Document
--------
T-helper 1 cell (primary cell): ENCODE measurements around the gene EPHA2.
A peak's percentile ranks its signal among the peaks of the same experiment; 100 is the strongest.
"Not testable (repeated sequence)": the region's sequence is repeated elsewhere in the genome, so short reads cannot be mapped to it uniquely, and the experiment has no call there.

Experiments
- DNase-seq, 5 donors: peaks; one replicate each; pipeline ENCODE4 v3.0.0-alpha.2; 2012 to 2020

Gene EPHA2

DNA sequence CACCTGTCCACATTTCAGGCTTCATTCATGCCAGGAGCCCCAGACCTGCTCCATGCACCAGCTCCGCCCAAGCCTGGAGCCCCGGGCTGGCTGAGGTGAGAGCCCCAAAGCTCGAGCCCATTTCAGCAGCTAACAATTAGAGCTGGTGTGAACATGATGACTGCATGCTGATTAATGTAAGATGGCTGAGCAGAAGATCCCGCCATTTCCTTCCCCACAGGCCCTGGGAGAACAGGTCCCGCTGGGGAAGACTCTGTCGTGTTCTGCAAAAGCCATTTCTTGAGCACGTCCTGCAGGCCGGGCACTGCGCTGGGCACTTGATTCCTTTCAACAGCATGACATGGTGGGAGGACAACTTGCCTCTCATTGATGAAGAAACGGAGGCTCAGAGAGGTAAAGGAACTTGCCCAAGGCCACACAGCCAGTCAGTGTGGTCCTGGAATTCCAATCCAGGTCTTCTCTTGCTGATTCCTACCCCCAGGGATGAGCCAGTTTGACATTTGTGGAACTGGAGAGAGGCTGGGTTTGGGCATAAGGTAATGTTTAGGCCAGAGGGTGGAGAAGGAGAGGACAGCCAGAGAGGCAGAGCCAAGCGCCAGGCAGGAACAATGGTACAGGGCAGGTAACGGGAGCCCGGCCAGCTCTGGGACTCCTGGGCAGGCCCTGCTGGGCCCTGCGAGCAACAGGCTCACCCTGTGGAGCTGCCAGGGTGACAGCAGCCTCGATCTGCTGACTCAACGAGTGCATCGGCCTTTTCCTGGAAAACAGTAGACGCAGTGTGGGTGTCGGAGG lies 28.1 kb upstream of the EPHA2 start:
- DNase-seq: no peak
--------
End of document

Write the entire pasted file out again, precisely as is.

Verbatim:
T-helper 1 cell (primary cell): ENCODE measurements around the gene EPHA2.
A peak's percentile ranks its signal among the peaks of the same experiment; 100 is the strongest.
"Not testable (repeated sequence)": the region's sequence is repeated elsewhere in the genome, so short reads cannot be mapped to it uniquely, and the experiment has no call there.

Experiments
- DNase-seq, 5 donors: peaks; one replicate each; pipeline ENCODE4 v3.0.0-alpha.2; 2012 to 2020

Gene EPHA2

DNA sequence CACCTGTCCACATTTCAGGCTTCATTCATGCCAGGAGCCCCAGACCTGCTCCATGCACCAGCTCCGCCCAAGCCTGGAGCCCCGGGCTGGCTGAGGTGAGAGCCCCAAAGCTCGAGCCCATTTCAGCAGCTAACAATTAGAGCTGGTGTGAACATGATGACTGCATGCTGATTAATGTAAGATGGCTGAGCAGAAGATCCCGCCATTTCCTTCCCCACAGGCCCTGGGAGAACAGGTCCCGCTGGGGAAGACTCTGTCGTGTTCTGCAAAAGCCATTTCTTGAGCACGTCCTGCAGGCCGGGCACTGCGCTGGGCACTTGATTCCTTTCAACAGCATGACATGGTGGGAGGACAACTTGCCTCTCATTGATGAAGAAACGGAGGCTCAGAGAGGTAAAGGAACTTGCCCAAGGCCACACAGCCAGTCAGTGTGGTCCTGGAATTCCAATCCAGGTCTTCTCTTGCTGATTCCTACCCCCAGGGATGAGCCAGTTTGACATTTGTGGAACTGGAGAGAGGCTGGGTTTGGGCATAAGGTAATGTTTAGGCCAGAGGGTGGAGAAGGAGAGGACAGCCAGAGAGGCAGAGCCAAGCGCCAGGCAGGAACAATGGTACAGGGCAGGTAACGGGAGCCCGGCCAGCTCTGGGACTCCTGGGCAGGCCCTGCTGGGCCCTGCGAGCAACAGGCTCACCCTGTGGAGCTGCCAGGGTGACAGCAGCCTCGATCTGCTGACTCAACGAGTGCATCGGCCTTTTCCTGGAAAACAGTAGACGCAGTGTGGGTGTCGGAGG lies 28.1 kb upstream of the EPHA2 start:
- DNase-seq: no peak